Risk of Incident Lung Cancer Drops by 39% Five Years After Smokers Quit

May 30, 2018

A new analysis of findings from the Framingham Heart Study by researchers at the Vanderbilt University Medical Center suggests that a smoker’s risk of lung cancer drops substantially within 5 years of quitting.

A new analysis of findings from the Framingham Heart Study by researchers at the Vanderbilt University Medical Center suggests that a smoker’s risk of lung cancer drops substantially within 5 years of quitting.

The analysis, published in the Journal of the National Cancer Institute, evaluated 3905 participants in the original Framingham cohort who attended their fourth examination cycle (1954 to 1958) and 5002 participants in the offspring cohort who attended their first examination cycle (1971 to 1975). Participants were followed until the end of 2013 for development of lung cancer, and smoking status was ascertained every 2 years and every 4 years in the 2 cohorts, respectively.

The researchers found that most people (89.5%) who were smoking at baseline quit during the follow-up period and did not begin smoking again. The median abstinence period was 2.9 years (range, 0.6 years-39.7 years).

During follow-up, there were 284 cases of incident lung cancer. The majority of lung cancers (92.7%) occurred among heavy smokers, with 21.3 or more cumulative pack-years of smoking (a pack-year is a measure by which the number of packs of cigarettes smoked per day is multiplied by the number of years a person has smoked).

After adjusting for age, sex, education level, decade of examination, and alcohol consumption, the risk of lung cancer was 39.1% lower among those who were previously heavy smokers and who had quit than it was for current smokers, and this lower risk was detectable within 5 years of quitting. Furthermore, risk continued to fall with an increasing number of years since quitting.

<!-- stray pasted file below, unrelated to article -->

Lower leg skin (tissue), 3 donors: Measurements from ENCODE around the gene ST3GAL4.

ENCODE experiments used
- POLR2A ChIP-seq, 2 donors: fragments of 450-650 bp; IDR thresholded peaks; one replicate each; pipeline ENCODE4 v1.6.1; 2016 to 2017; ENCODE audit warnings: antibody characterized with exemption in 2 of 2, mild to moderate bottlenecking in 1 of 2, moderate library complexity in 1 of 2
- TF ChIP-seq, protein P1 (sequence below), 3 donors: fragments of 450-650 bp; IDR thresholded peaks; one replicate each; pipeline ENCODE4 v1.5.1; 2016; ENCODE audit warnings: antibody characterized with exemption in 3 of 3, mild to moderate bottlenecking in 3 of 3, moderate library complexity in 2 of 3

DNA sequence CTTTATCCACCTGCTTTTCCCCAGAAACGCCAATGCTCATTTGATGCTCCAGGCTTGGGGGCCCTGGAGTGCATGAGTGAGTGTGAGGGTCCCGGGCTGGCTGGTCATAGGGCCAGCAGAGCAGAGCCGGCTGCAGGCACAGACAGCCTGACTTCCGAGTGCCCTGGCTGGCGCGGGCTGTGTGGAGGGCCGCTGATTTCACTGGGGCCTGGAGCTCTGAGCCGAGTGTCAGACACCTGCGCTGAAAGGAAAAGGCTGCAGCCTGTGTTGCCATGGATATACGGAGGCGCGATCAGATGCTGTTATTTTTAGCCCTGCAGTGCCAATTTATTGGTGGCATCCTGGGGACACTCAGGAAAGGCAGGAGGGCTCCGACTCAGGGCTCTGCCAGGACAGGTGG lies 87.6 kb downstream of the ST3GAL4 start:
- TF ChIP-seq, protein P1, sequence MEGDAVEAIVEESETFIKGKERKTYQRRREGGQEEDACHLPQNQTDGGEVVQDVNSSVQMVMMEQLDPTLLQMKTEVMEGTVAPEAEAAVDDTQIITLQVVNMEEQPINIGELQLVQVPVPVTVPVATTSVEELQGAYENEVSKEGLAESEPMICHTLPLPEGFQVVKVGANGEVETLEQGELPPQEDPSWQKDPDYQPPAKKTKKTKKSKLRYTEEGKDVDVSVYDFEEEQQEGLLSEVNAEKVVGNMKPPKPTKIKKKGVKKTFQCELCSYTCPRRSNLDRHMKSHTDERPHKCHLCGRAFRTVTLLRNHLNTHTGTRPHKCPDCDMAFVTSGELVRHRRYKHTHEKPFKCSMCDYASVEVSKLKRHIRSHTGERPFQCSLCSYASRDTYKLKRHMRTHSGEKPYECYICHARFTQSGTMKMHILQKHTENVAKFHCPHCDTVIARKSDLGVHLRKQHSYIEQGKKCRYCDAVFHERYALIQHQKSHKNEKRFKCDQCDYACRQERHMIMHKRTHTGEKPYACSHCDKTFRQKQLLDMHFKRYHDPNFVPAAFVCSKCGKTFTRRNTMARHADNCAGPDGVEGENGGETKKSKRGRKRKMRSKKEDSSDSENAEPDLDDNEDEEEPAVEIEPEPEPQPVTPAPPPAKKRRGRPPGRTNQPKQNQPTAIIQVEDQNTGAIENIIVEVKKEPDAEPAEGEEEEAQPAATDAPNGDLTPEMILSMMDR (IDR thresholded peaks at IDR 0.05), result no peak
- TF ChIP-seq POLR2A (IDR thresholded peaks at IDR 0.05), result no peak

A secondary analysis, with further adjustment for cumulative pack-years, confirmed the lower risk of lung cancer among heavy former smokers than among current smokers, though long-term former smokers still had an elevated lung cancer risk at 25 years compared with those who had never smoked.

“If you smoke, now is a great time to quit,” said lead author Hilary Tindle, MD, MPH, of the Vanderbilt University School of Medicine and director of the Vanderbilt Center for Tobacco, Addiction, and Lifestyle, in a statement. “The fact that lung cancer risk drops relatively quickly after quitting smoking, compared to continuing smoking, gives new motivation,” she added.

Yet the analysis did not yield only positive news for smokers who are concerned about lung cancer; the researchers found that only 58.7% (152) of cases of lung cancer among both former and current smoker met screening edibility criteria at the time of diagnosis, and 40.8% of diagnoses of lung cancer occurred among former smokers with more than 15 years since quitting (a duration that is beyond the window of current screening eligibility). The authors call for further investigation of whether the 15-year threshold should be removed in order to maximize benefit.

“While the importance of smoking cessation cannot be overstated, former heavy smokers need to realize that the risk of lung cancer remains elevated for decades after they smoke their last cigarette, underscoring the importance of lung cancer screening,” added senior author Matthew Freiberg, MD, MSc, also of Vanderbilt University Medical Center.

Reference

Tindle HA, Duncan MS, Greevy RA, et al. Lifetime smoking history and risk of lung cancer: results from the Framingham Heart Study. JNCI J Natl Cancer Inst. 2018;110(11):djy041. doi: 10.1093/jnci/djy041.